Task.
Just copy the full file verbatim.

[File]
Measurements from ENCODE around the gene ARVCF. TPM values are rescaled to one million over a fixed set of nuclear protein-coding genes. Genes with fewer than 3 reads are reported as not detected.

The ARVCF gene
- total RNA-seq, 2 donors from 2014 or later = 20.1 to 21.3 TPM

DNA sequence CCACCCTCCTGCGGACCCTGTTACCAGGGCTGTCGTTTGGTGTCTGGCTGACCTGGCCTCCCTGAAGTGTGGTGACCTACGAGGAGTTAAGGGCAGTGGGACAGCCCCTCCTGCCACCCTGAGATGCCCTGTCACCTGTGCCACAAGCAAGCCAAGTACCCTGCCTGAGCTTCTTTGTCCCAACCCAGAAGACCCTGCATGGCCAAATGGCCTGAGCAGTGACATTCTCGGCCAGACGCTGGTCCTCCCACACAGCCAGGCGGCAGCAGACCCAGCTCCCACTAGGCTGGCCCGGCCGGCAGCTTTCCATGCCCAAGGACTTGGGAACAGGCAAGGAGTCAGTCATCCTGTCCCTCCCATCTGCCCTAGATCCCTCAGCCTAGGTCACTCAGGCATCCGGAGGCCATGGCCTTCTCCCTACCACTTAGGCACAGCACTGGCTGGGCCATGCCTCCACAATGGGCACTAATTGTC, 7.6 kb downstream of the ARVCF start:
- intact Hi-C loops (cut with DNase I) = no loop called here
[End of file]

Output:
Measurements from ENCODE around the gene ARVCF. TPM values are rescaled to one million over a fixed set of nuclear protein-coding genes. Genes with fewer than 3 reads are reported as not detected.

The ARVCF gene
- total RNA-seq, 2 donors from 2014 or later = 20.1 to 21.3 TPM

DNA sequence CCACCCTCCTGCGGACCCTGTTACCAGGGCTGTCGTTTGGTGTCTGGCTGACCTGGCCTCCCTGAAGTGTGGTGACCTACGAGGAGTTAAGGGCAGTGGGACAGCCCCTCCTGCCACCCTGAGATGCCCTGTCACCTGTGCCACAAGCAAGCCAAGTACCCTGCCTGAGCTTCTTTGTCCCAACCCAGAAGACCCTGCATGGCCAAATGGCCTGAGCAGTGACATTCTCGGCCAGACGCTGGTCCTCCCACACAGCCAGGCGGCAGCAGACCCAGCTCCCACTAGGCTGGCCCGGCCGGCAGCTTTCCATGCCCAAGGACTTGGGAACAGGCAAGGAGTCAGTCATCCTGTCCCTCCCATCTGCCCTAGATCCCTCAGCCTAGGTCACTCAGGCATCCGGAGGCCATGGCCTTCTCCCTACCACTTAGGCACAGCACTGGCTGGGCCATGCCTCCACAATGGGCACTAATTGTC, 7.6 kb downstream of the ARVCF start:
- intact Hi-C loops (cut with DNase I) = no loop called here